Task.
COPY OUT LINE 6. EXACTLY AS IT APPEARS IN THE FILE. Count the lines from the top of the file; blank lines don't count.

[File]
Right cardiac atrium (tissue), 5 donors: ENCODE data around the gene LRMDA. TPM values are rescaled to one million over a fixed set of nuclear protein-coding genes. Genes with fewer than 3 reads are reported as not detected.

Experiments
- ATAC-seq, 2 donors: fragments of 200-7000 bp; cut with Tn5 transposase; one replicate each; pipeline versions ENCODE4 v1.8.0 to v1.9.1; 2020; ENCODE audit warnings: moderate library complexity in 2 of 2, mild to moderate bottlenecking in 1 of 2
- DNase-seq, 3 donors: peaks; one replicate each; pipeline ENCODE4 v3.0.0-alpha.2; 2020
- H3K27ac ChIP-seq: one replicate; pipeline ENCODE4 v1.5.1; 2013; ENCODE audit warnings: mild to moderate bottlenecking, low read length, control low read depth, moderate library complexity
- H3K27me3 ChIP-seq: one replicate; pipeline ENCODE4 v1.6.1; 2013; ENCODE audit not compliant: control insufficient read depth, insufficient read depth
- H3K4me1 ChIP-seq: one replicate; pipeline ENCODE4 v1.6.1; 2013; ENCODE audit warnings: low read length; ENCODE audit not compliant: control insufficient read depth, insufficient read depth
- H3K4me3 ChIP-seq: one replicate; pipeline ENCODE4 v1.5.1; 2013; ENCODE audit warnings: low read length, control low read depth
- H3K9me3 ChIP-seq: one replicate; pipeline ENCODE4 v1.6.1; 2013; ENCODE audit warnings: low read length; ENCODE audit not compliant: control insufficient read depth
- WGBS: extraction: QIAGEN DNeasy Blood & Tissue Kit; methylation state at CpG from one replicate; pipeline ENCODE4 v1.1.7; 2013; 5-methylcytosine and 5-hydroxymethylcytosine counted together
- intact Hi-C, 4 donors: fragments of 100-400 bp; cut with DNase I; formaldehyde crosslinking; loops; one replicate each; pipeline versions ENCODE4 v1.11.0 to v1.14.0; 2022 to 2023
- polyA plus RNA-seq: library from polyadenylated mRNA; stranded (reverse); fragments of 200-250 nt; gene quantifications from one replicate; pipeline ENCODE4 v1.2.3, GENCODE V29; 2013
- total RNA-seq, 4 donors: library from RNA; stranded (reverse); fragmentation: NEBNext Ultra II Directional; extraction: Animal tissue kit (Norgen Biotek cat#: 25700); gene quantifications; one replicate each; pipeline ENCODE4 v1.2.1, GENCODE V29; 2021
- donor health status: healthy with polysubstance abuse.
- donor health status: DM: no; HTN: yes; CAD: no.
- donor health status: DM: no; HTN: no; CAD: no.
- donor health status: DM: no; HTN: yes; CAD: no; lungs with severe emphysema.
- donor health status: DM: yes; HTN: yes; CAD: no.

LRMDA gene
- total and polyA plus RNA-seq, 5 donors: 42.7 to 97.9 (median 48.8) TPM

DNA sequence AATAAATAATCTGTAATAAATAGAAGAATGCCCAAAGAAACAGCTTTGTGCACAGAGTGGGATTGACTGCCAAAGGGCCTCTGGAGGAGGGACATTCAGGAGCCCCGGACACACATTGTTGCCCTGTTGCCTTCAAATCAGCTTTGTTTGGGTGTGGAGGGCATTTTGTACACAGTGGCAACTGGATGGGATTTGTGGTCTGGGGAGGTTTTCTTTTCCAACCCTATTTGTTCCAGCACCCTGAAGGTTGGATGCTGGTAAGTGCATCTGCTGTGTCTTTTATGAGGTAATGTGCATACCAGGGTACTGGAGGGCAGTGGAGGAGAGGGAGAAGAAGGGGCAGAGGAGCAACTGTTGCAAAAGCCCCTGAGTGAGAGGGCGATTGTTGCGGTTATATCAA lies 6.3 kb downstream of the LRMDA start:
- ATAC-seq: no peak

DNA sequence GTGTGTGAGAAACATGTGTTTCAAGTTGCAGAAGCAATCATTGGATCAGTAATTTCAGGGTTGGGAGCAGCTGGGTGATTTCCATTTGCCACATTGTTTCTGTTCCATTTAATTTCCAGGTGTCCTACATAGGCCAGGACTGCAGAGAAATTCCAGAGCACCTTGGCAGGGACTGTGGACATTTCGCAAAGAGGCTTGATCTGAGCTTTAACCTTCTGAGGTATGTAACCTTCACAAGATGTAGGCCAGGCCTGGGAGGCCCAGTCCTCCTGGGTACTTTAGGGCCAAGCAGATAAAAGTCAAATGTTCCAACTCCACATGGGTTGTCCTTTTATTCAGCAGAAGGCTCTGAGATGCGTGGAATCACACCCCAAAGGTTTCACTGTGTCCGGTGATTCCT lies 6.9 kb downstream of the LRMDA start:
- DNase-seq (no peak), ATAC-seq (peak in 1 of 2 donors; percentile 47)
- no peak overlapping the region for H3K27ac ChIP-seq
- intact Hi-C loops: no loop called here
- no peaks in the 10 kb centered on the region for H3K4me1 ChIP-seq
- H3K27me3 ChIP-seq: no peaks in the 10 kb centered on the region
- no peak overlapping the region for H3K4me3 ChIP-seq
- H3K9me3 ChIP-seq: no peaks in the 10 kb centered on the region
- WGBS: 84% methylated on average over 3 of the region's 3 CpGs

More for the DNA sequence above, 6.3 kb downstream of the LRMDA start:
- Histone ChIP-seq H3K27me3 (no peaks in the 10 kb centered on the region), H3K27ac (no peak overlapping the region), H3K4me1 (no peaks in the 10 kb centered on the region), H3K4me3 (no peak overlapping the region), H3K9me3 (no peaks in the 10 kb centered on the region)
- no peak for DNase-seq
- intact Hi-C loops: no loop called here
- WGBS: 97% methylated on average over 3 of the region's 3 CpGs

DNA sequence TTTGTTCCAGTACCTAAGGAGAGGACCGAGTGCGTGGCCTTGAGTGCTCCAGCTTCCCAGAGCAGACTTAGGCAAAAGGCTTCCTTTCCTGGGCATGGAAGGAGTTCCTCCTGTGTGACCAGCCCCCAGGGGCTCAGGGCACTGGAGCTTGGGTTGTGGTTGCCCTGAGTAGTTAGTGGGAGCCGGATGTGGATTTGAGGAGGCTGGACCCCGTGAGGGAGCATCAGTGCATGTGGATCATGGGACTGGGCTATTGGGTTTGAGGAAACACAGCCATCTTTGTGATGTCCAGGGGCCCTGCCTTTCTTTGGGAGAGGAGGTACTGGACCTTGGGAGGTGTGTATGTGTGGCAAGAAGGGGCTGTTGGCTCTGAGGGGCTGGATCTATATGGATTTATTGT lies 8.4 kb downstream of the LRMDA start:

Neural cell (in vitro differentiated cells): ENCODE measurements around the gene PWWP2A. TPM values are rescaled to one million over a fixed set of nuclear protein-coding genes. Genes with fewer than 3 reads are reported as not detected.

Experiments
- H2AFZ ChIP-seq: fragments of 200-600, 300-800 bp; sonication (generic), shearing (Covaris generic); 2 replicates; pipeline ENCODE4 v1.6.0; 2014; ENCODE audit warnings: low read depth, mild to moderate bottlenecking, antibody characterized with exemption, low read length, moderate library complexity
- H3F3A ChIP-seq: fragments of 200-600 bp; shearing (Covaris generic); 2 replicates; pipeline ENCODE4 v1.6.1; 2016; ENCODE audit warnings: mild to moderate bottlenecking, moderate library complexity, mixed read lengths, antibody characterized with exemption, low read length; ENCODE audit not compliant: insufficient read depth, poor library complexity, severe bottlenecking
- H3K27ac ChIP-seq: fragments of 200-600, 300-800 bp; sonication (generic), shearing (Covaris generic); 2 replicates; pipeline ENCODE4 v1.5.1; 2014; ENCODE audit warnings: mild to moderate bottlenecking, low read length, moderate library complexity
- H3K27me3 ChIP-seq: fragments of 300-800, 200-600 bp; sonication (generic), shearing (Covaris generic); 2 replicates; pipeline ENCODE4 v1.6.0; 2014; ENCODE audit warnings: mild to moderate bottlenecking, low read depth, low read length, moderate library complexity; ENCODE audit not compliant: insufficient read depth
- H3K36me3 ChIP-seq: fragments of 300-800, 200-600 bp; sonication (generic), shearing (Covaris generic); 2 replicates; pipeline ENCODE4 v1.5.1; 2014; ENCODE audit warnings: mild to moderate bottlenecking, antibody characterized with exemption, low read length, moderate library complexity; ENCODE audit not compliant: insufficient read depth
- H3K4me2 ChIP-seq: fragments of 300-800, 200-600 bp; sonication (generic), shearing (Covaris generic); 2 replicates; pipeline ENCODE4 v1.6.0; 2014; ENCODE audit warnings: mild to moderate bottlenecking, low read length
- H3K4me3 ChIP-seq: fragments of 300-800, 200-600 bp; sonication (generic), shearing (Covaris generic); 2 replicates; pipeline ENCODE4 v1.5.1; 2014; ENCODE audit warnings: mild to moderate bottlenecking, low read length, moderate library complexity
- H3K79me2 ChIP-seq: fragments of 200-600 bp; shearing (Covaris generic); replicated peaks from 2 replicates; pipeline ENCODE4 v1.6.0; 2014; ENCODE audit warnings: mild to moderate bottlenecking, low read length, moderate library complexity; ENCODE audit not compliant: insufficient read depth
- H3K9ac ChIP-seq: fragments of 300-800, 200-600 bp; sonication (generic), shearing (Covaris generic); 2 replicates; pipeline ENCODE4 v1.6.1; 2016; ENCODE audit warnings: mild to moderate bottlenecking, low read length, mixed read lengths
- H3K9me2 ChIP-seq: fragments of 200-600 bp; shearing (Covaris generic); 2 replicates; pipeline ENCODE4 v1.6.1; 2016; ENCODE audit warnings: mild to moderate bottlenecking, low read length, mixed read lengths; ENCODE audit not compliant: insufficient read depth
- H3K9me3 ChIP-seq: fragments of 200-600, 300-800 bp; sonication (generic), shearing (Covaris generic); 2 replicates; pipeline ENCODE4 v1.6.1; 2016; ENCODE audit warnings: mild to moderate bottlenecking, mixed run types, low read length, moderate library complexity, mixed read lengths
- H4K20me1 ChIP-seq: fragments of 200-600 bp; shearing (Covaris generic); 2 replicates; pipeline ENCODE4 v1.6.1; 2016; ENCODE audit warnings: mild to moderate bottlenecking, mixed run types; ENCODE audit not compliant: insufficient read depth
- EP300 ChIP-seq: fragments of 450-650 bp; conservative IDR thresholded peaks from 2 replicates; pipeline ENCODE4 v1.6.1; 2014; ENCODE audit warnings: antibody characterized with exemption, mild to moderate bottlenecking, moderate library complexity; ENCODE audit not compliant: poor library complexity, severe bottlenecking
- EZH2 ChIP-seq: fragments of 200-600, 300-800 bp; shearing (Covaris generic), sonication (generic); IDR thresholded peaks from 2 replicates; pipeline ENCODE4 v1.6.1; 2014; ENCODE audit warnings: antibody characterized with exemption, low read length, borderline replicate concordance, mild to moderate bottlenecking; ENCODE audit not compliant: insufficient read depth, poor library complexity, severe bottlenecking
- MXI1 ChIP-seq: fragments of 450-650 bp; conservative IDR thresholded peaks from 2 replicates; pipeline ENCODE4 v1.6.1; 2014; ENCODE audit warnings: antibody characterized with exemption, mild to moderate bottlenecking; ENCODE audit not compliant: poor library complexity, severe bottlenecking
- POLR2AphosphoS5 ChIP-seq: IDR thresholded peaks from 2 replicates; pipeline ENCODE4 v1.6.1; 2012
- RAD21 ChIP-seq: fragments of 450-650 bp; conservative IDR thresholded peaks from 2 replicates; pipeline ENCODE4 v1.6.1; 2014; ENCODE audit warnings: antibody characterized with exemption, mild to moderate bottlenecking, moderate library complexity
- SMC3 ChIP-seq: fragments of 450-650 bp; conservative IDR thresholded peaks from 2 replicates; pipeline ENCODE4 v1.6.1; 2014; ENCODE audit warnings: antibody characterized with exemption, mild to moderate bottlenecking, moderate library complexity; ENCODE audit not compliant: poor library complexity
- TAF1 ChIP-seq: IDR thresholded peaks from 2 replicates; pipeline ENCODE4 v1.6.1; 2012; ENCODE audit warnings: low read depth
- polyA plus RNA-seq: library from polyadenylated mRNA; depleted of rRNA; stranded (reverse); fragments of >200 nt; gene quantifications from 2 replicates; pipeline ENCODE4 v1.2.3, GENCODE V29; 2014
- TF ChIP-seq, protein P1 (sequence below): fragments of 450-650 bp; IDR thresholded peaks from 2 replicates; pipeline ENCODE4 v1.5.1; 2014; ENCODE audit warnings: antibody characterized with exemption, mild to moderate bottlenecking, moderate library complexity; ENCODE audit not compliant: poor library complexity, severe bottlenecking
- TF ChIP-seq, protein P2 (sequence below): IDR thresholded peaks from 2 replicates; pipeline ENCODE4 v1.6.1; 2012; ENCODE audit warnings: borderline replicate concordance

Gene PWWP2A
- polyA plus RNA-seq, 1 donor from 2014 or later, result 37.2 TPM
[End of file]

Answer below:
- H3K27me3 ChIP-seq: one replicate; pipeline ENCODE4 v1.6.1; 2013; ENCODE audit not compliant: control insufficient read depth, insufficient read depth